|What makes a good life? Lessons from the longest study on happiness | Robert Waldinger|
The following article is derived from the accompanying video. It is provided as an additional resource for your reading convenience
In this TedX talk, psychiatrist Robert Waldinger shares three important lessons he learned as the director of 75-year-old study on adult development.
Waldinger poses the question, “What keeps us healthy and happy as we go through life? If you were going to invest now in your future best self where would you put your time and your energy? There was a recent survey of Millennials asking them what their most important life goals were and over 80% said that a major life goal for them was to get rich, and another 50% of those same young adults said that another major life goal was to become famous.”
“We’re constantly told to lean in to work to push harder and achieve more. We’re given the impression that these are the things that we need to go after in order to have a good life. Pictures of entire lives of the choices that people make and how those choices work out for them. Those pictures are almost impossible to get. Most of what we know about human life we know from asking people to remember the past and as we know hindsight is anything but 20/20 we forget vast amounts of what happens to us in life and sometimes memory is downright creative”, Waldinger explains.
“We’ve learned three big lessons about relationships. The first is that social connections are really good for us and that loneliness kills. It turns out that people who are more socially connected to family, to friends, to community are happier. They’re physically healthier and they live longer than people who are less well-connected. The experience of loneliness turns out to be toxic. People who are more isolated than they want to be from others find that they are less happy. Their health declines earlier in midlife, their brain functioning declined sooner and they live shorter lives than people who are not lonely”, Waldinger tells his TedX audience.
Waldinger continues by saying, “The sad fact is that at any given time more than one in five Americans will report that they’re lonely and we know that you can be lonely in a crowd and you can be lonely in a marriage. So the second big lesson that we learned is that it’s not just the number of friends you have and it’s not whether or not you’re in a committed relationship but it’s the quality of your close relationships that matters. It turns out that living in the midst of conflict is really bad for our health. High conflict marriages for example without much affection turn out to be very bad for our health, perhaps worse than getting divorced.”
“Living in the midst of good warm relationships is protective. Once we had followed our men all the way into their 80s we want to look back at them at midlife and to see if we could predict who was going to grow into a happy healthy octogenarian and who wasn’t. When we gathered together everything we knew about them at age 50 it wasn’t their middle-age cholesterol levels that predicted how they were going to grow old it was how satisfied they were in their relationships. The people who were the most satisfied in their relationships at age 50 were the healthiest at age 80 and good close relationships seemed to buffer us from some of the slings and arrows of getting old.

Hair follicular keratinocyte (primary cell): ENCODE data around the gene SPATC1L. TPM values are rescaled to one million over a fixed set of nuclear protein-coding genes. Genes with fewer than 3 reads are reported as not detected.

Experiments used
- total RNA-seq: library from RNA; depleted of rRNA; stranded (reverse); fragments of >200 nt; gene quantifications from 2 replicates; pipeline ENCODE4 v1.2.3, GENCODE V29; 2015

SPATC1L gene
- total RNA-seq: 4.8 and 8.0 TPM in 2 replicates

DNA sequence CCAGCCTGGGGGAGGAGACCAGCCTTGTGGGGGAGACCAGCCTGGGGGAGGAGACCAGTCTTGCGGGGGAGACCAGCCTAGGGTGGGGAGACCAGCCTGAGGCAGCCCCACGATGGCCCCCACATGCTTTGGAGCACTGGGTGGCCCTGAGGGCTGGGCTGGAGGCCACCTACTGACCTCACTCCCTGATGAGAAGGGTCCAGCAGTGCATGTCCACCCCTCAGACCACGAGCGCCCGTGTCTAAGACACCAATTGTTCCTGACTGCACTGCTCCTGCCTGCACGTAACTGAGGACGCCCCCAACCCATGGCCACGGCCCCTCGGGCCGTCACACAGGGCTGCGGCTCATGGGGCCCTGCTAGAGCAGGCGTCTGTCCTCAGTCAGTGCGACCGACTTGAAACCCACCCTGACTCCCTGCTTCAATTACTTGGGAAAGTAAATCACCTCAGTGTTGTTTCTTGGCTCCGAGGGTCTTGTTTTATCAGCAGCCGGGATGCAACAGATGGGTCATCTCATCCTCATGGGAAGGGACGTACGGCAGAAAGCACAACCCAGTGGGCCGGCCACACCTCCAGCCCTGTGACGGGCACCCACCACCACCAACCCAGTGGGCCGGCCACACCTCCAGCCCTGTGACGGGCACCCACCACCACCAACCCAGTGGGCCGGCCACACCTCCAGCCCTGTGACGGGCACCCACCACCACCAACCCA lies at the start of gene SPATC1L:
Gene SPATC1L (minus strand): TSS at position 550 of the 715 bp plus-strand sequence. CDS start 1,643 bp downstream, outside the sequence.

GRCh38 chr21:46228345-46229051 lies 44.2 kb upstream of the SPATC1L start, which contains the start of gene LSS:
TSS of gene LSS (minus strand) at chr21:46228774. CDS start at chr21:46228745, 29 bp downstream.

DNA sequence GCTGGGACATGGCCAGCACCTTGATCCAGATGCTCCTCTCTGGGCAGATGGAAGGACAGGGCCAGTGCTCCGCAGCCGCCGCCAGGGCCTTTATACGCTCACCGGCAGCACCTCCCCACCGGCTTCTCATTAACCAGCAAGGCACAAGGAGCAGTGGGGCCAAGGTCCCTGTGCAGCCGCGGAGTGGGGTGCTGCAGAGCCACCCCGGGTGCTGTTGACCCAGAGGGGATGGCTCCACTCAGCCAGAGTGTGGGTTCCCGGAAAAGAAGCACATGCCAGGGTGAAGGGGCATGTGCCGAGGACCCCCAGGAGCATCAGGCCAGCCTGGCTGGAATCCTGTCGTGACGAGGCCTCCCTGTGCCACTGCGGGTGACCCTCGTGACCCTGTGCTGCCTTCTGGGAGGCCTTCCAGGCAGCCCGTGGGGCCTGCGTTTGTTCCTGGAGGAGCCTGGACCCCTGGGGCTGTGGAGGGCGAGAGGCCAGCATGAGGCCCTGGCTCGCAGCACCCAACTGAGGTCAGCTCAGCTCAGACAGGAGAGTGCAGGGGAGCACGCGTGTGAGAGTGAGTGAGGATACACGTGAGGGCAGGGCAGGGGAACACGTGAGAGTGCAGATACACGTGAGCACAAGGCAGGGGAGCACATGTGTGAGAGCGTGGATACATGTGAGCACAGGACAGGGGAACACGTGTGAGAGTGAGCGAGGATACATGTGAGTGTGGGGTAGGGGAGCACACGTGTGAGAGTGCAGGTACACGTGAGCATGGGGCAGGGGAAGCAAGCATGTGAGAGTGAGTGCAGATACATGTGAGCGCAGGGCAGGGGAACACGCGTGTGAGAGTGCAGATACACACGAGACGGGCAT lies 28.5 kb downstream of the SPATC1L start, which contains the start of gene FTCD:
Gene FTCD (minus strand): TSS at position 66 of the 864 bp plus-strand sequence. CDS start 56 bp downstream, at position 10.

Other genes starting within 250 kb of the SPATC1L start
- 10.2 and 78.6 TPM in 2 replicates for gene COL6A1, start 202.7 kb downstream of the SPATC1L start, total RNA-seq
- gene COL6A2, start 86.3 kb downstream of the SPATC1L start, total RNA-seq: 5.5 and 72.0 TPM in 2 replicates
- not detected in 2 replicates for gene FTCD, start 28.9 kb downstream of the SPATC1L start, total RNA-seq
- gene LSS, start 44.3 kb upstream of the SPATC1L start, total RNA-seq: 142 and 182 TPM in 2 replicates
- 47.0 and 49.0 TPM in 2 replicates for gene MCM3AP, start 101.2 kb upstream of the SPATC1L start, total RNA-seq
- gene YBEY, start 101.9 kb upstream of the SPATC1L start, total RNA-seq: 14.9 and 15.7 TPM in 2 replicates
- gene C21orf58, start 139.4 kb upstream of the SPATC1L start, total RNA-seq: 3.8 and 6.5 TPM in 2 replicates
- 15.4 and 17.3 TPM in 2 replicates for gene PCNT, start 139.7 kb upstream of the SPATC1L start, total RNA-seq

Our most happily partnered men and women reported in their 80s that on the days they had more physical pain their moods stayed just as happy but the people who were in unhappy relationships on the days when they reported more physical pain it was magnified by more emotional pain.”, Waldinger details.
“The third big lesson that we learn about relationships on our health is that good relationships don’t just protect our bodies they protect our brains. It turns out that being in a securely attached relationship to another person in your 80s is protective, that the people who are in relationships where they really feel they can count on the other person in times of need. Those people’s memories stay sharper longer than the people in relationships where they feel they really can’t count on the other one. Those are the people who experienced earlier memory decline. Those good relationships they don’t have to be smooth all the time, some of our octogenarian couples could bicker with each other day in and day out but as long as they felt that they could really count on the other when the going got tough those arguments didn’t take a toll on their memories”, Waldinger says.
Waldinger ends his TedX talk by saying, “So this message that good close relationships are good for our health and well-being, this is wisdom that’s as old as the hills. Why is this so hard to get and so easy to ignore, well we’re human. What we’d really like is a quick fix, something we can get that’ll make our lives good and keep them that way. Relationships are messy and they’re complicated and the the hard work of tending to family and friends that’s not sexy or glamorous. It’s also lifelong it never ends. The people in our 75 year study who were the happiest in retirement were the people who had actively worked to replace workmates with new playmates. These 75 years our study has shown that the people who fared the best were the people who leaned into relationships with family, with friends, with community.”
Robert Waldinger is an American psychiatrist and Professor at Harvard Medical School.